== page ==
Award shows aren’t everyone’s cup of tea — they can be long, tedious, and most of the time, predictable. The use of interactions is key to keeping people tuned-in to your event. While brands use Twitter as a platform during these particular events year round, what’s interesting is how the actual events are using Twitter to advertise themselves about who is coming to the event and their own brand. These tools can be valuable to any company looking to promote on Twitter.
In 2016, Twitter did something that harnessed a lot of media attention for the Grammy’s: Twitter posted its predicted winners for each major category. These predictions were based on what was tweeted about the most during the year. This not only encouraged consumers opinions but also made them want to tune into to the Grammy’s, using Twitter as their news source. Alongside this, they also started the #onlyontwitter hashtag, which was targeted to encourage people to ask artists like Charlie Pluth and Meghan Trainor live questions via Twitter. They were interacting with their fans while at the award show, pushing them to use Twitter once again as their primary source of contact to the Grammys. Additionally, there was the #Grammy hashtag, giving users exclusive VIP access to celebrities.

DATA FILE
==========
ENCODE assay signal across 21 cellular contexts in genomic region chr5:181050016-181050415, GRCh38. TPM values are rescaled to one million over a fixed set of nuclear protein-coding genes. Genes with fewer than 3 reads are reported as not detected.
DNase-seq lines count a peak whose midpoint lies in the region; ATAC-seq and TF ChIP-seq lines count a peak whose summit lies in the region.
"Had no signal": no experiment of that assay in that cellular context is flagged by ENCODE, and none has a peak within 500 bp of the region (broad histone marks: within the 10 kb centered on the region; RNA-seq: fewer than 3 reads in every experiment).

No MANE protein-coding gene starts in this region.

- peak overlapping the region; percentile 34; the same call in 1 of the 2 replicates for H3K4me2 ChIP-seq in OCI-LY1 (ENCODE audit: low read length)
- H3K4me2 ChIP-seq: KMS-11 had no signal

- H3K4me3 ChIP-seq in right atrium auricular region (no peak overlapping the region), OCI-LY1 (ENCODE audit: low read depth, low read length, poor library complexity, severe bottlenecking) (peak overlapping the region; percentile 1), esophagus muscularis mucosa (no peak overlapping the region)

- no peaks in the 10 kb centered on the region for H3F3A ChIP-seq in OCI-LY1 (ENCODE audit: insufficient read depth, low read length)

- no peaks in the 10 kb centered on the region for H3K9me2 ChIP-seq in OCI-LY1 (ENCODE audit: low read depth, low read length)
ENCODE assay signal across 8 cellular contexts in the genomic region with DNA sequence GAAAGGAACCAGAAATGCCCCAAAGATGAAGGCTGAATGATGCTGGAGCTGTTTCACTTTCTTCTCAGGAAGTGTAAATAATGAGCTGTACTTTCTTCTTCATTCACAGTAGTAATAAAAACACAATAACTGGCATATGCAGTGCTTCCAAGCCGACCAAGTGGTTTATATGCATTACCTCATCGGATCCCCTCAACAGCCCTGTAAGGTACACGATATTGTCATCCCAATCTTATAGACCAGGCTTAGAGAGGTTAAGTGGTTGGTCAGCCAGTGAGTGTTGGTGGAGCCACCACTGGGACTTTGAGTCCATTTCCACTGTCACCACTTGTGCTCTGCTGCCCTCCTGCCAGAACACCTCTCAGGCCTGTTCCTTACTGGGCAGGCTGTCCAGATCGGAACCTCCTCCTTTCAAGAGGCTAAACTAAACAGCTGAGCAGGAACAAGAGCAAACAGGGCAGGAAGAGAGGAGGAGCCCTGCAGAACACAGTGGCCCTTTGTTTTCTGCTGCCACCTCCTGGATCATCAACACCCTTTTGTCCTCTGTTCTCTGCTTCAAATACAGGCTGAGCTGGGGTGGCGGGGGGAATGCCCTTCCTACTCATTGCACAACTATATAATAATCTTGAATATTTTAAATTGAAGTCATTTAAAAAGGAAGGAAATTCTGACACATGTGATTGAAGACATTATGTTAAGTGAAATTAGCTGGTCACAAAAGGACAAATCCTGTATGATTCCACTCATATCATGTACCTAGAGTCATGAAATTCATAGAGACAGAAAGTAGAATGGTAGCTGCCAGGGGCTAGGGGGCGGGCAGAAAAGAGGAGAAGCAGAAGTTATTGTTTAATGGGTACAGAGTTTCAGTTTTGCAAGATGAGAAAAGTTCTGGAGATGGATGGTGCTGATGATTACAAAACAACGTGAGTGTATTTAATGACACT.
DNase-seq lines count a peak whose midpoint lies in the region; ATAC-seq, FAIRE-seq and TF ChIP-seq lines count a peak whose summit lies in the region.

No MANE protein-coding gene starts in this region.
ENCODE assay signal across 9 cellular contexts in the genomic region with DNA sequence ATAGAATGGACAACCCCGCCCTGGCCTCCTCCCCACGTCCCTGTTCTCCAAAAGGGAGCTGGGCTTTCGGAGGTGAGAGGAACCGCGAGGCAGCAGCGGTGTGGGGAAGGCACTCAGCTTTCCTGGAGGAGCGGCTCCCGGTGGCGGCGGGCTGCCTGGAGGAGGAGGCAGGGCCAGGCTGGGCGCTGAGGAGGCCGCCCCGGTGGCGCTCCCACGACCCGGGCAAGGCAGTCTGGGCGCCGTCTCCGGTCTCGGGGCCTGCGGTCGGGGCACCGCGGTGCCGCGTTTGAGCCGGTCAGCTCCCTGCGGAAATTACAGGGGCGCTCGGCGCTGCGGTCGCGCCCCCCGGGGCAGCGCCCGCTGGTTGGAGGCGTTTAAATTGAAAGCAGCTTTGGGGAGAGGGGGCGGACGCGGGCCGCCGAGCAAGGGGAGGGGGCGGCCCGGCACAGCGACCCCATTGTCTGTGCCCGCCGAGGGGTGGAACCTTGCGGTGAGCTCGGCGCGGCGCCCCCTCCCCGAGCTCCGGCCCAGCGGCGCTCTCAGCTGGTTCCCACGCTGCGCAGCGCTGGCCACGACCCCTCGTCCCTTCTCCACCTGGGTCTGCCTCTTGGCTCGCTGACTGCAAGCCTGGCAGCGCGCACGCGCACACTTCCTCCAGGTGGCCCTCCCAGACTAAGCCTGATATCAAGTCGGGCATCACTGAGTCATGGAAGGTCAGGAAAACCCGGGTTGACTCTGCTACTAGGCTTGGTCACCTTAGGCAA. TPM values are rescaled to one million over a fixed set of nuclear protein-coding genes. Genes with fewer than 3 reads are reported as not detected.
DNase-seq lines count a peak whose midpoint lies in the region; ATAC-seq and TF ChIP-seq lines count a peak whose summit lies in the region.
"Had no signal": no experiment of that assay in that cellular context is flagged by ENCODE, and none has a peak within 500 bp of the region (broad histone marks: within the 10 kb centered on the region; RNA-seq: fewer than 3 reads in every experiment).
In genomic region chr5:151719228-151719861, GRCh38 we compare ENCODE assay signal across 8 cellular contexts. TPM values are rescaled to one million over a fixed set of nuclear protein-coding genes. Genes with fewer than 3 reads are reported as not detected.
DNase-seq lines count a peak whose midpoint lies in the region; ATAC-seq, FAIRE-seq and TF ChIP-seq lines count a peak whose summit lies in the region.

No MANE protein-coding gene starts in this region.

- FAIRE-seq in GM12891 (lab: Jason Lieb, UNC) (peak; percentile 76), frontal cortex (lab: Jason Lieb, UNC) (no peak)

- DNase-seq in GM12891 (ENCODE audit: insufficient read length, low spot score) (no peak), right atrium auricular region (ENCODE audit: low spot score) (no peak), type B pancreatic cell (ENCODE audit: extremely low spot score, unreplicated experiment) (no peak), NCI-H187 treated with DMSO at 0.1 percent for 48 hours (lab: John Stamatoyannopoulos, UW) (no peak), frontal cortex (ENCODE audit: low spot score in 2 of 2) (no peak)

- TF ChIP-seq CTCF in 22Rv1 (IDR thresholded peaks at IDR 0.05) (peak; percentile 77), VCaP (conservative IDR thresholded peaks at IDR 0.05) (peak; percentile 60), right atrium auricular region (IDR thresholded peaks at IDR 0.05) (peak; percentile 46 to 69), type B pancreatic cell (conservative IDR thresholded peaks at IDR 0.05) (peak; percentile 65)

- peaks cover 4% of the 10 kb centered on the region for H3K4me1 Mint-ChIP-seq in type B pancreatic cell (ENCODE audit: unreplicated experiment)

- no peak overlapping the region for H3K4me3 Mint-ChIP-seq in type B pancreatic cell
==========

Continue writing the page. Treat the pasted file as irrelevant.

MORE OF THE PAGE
Then, Twitter did something so creative it was almost undeniably addicting to use. In 2017 the Grammy’s put out the hashtag #CHAINEDTOTHERYTHM with embedded stickers that correlated to the Grammy’s artist, songs, and albums. For example, If you wanted Sia to win, you could tweet a sticker of Sias iconic hair and hashtag “chained to the rhythm,” promoting the photos, the celebrities, the Grammy’s, and making people want to use Twitter even more.
Statistics show that Twitter is highly used during the Grammys, and is a way the awards show promotes both itself its artists. But the attention you gain on Twitter as a celebrity is so large it proves Twitter is where people are while they watch. When Taylor Swift performed the opening number at the Grammys, she was tweeted about 742 times during the show. Twitter, a channel for the hype conversations that occur around events like the Grammys. The tools Twitter offers for quick conversation proves it is a perfect place to advertise a live event and pull attention during it.